They've long danced in the shadows of Tessa Virtue and Scott Moir.
But there's about to be a new world order in ice dancing, and Canadians Kaitlyn Weaver and Andrew Poje hope to lead the way.
The ice dancers from Waterloo, Ont., are competing at the world figure skating championships this week in Saitama, Japan, and for the first time in five years, the gold won't go to Virtue and Moir or Americans Meryl Davis and Charlie White. Both teams took a pass on the worlds.
"I think initially it was a bit of a shock," Weaver said. "Everyone knew there would be a day when Tessa and Scott and Meryl and Charlie weren't going to grace the competitive rinks, but now that it's here, it's like 'Wait. . what are we going to do now?'
"It's a little strange to not have them there on the list. But at this point, we're ready. I feel like we're ready to take over."
Virtue and Moir and their American rivals have split the last four world championships. Each team has a gold and a silver from the last two Olympics, with Davis and White claiming gold last month in Sochi.
Both teams are expected to announce their retirement shortly. Davis and White are currently competing on "Dancing With the Stars."
Weaver and Poje were seventh in their Olympic debut last month in Sochi, and have been fourth once and fifth twice at the world championships.
Now, the world title is up for grabs, said the 24-year-old Weaver.
"And it's going to be a free-for-all. I really do believe that everyone is in this predicament where anything can happen and that's a thrilling place to be," she said. "We've always prided ourselves on being the underdogs, and we've been working so hard the last couple of weeks but we've been working so hard this whole season because we knew this moment could be a reality when we'd be the first Canadian team.
"We've been preparing our whole lives for these types of moments, and we're very excited to go in and try and stake our claim for Canada and not lose any ground without Tessa and Scott being there."
Weaver and Poje finished fifth at the world championships last spring in London, Ont., despite the fact Weaver was coming off a broken ankle. The two had missed the entire Grand Prix season and she was still on crutches at the Canadian championships, two months before they took the ice at worlds.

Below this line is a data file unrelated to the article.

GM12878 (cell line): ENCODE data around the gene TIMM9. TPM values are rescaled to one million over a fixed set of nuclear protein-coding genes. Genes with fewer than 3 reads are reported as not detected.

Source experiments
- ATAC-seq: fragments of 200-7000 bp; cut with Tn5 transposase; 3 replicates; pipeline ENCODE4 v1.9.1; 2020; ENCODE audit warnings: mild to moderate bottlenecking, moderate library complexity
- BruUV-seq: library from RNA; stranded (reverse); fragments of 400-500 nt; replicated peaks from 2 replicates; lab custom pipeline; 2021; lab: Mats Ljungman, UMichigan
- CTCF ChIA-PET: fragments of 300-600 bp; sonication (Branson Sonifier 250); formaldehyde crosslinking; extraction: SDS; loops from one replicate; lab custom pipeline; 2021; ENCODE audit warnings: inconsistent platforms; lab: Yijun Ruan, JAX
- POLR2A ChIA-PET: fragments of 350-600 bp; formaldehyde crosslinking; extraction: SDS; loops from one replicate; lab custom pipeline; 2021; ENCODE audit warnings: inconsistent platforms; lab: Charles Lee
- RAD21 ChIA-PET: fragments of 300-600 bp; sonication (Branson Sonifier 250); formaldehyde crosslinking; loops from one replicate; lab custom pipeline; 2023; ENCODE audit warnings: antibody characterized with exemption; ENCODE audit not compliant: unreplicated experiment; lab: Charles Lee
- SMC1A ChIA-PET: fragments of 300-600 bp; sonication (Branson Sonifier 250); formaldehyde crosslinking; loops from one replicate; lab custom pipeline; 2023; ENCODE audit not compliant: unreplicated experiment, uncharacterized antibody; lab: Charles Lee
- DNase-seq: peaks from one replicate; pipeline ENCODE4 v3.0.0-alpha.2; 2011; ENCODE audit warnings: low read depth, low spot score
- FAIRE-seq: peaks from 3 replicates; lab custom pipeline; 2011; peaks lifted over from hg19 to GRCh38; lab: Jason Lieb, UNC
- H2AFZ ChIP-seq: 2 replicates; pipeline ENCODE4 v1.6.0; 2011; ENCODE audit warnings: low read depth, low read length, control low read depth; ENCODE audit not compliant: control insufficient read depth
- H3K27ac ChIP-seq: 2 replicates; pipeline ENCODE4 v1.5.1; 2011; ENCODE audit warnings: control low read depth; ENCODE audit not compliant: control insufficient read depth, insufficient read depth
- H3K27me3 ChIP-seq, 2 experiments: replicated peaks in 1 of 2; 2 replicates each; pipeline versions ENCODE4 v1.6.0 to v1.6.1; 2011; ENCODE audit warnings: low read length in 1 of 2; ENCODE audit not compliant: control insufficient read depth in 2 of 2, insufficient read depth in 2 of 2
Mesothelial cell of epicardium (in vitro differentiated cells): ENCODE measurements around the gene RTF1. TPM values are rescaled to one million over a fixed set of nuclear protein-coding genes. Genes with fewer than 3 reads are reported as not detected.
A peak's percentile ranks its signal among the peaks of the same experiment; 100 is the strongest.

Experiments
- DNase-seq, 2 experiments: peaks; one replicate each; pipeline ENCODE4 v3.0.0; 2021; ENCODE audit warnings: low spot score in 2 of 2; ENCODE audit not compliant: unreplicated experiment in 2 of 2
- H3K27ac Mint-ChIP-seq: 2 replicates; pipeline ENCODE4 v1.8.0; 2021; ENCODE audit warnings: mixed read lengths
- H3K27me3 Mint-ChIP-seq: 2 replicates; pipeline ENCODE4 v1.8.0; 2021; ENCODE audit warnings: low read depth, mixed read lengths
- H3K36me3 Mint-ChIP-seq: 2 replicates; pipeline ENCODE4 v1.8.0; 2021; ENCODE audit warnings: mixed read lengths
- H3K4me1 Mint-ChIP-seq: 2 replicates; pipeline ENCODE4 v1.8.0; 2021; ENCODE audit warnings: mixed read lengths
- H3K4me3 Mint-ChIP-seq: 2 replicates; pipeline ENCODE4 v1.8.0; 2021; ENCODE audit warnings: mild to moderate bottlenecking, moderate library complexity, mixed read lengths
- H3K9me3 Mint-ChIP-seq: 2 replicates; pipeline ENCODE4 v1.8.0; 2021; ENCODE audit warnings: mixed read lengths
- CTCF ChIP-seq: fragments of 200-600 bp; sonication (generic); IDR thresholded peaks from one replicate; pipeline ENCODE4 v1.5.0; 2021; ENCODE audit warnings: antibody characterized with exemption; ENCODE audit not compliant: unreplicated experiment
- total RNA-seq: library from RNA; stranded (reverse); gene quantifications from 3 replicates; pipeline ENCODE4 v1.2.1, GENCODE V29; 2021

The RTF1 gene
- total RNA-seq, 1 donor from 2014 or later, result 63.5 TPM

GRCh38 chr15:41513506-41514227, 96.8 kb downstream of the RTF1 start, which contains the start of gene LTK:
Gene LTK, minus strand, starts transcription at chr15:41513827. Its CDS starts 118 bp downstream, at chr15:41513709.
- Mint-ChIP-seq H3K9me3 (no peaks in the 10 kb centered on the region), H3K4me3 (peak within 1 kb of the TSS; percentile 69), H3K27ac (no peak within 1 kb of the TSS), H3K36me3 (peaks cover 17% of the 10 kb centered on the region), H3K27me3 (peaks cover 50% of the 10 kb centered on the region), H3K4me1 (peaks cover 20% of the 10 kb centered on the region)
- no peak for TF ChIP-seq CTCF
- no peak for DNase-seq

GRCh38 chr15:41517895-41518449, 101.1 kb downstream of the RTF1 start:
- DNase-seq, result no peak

Weaver had surgery this past off-season to remove the screws in her ankle.
The ice dancers lead an 11-member Canadian team in Japan that is also missing three-time world champion Patrick Chan. Chan, who won silver at the Sochi Olympics, hasn't announced his immediate competitive plans.
In his absence, Kevin Reynolds of Coquitlam, B.C., will be the top men's singles skater in Japan.
The 23-year-old, who was fifth at last year's world championships, hopes to make up for his disappointing 15th-place finish at the Sochi Olympics. Reynolds has had a short season after struggling for months to find skates that fit him properly, skipping the Grand Prix events in the fall. And while he has yet to find a solution, he's going to focus on competing this week and then will spend the off-season working with his skate sponsor to build a boot that fits his narrow heel.
"It's kind of like the end is in sight, and that's motivated me to put it out of my mind and do the best that I can at the world championships," Reynolds said.
Rising star Nam Nguyen will make his world senior debut this week. The 15-year-old from Toronto is coming off a victory at the world junior championships two weeks ago. Nguyen reeled off two triple Axels in his long program to win the world title.
"When I saw the score, it was unbelievable, that's the highest score I've ever gotten internationally," Nguyen said. "When I sat down, there were so many things going on in my head — 'I skated awesome' and things like that. I saw the score and thought, 'Oh my god, I can't believe it."'
Reynolds and Weaver and Poje said it wasn't easy to get revved up again for the world championships after coming down off the Olympic high from Sochi.
"There was so much energy involved," Reynolds said of his Sochi experience.
Weaver and Poje took a few days off, and spoke to students at several schools through their involvement with Right to Play, an organization that uses sport and play to empower and educate children.
"Seeing the excitement on (the students') faces just made us realize how special the moment was," Poje said.
"It took a bit of regrouping, we were mentally and physically drained coming back from the Olympics, as we should be," Weaver added. "I would feel like we missed something if we came back still with energy. I think we lived our Olympics to the fullest and we were able to experience so many different aspects of the Games."
It wasn't difficult, Weaver said, for the ice dancers to get excited for the world championships, especially considering the absence of Virtue and Moir and Davis and White.
"It leaves two spots open that weren't there before," Weaver said. "That leaves a lot of room for us. . . And it allows close out our season and celebrate all the strides we've made this year."
Kaetlyn Osmond, an 18-year-old from Marystown, N.L., is Canada's top women's singles skater at the world championships, and is looking to improve on her 13th place in Sochi.
Canada has a couple of pairs teams that could finish on the podium. Meagan Duhamel of Lively, Ont., and Eric Radford of Balmertown, Ont., won bronze at last year's worlds, and were seventh at the Sochi Olympics. Kirsten Moore-Towers of Waterloo, Ont., and Dylan Moscovitch of Toronto were fifth in Sochi and fourth at the worlds last year.